Brachytherapy is the most common type of internal radiation therapy. It is used to treat some types of cancer, including breast, cervical, prostate, uterine and vaginal. As with external beam radiation therapy (EBRT), the main treating specialist for brachytherapy is a radiation oncologist.
How brachytherapy works
How you have brachytherapy may vary between hospitals. Generally, sealed radioactive sources are placed inside the body, close to or inside the cancer. The sources produce gamma rays, which have the same effect on cancer as the x-rays used in EBRT, but act over a short distance only. It is a way of giving a high dose of radiation to the cancer with only a very low dose reaching surrounding tissues and organs.
The type of brachytherapy used depends on the type of cancer. It may include seeds, needles, wires, pellets or small mobile sources that move from a machine into the body through applicators (thin plastic tubes). Brachytherapy may be used alone or with EBRT.
The radiation oncologist will explain what treatment will involve and tell you whether you can have treatment during a day visit (outpatient) or will need a short stay in hospital (inpatient). You will have tests and scans to help your team decide where to place the radioactive sources and work out the correct dose to deliver to the cancer.
These tests may include an ultrasound, CT scan and/or MRI scan. The radiation oncologist will explain possible side effects and discuss any safety precautions. For some cancers, imaging tests, planning and treatment may all occur in the same session.
If you need to stay in hospital for treatment, take reading material and other activities to pass the time. You may also be able to watch television or listen to music. Check with your doctor what you can take into the room, as there may be restrictions.
What to expect at treatment sessions
Depending on the type of brachytherapy you are having, you may need to have a local anaesthetic to numb the area being treated, or a general anaesthetic so you will be unconscious for the treatment. The radiation sources will be positioned in your body, sometimes with the help of imaging scans (such as x-ray, ultrasound and CT) and computerised machines. You should not have any severe pain or feel ill during a course of brachytherapy.
If the radioactive sources are being held in place by an applicator, you may feel some discomfort, but your doctor can prescribe medicine to help you relax and relieve any pain. Once the applicator is removed, you may be sore or sensitive in the treatment area. After the treatment, you may have to limit physical and sexual activity and take some safety precautions for a period of time – your treatment team will advise you.
You may be told you are having high-dose-rate or low-dose-rate brachytherapy. Pulsed-dose-rate brachytherapy is not used often.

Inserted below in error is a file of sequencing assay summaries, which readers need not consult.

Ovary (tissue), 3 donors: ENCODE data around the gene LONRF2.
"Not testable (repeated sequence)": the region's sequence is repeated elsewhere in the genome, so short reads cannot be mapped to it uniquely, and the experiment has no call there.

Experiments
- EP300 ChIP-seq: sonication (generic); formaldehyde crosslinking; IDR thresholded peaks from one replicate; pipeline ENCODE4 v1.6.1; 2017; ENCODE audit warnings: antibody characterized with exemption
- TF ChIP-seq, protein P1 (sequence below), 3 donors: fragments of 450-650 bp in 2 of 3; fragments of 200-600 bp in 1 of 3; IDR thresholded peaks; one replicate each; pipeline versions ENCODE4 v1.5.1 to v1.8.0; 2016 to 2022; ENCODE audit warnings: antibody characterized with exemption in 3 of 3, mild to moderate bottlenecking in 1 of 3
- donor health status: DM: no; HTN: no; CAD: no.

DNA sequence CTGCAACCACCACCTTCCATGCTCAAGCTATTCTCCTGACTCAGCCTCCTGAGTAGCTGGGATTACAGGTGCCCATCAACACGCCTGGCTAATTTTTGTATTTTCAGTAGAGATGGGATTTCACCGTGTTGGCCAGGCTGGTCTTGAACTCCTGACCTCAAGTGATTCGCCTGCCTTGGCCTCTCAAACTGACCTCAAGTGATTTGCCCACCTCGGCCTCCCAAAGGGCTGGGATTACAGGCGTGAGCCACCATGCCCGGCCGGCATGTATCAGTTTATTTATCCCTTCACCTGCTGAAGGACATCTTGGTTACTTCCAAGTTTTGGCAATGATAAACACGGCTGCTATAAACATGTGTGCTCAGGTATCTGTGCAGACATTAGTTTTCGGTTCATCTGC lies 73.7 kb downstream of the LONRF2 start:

- High-dose-rate (HDR) uses a single source that releases high doses of radiation in short sessions, each lasting a number of minutes. The source is removed at the end of each session.
- Low-dose-rate (LDR) uses multiple sources or seeds that release radiation over days, weeks or months. The sources may be temporary or permanent.
- Pulsed-dose-rate (PDR) uses a single source that releases radiation for a few minutes every hour over a number of days. The source is removed at the end of treatment.
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Types of brachytherapy
Depending on the type of cancer and your radiation oncologist’s recommendation, the radioactive sources may be placed in your body for a limited time or permanently.
While the radioactive source is in place, some radiation may pass outside your body. For this reason, hospitals take certain safety precautions to avoid exposing staff and visitors to radiation. Staff will explain any restrictions before you start brachytherapy treatment.
In temporary brachytherapy, you may have one or more treatment sessions to deliver the full dose of radiation prescribed by the radiation oncologist. The radioactive source is inserted using applicators such as thin plastic tubes (catheters) or cylinders. The source is removed at the end of each treatment session. The applicator may be removed at the same time or left in place until after the final session.
Temporary brachytherapy is mostly used for prostate cancers and gynaecological cancers (such as cervical and vaginal cancers).
Safety precautions for temporary brachytherapy
If you have temporary brachytherapy, once the source is removed, you are not radioactive and there is no risk to other people. You won’t have to take any further precautions.
- High-dose-rate brachytherapy – this will be given for a few minutes at a time during multiple sessions. The radiation therapists will leave the room briefly during the treatment, but will be able to see and talk to you from another room. You may be able to have this treatment as an outpatient.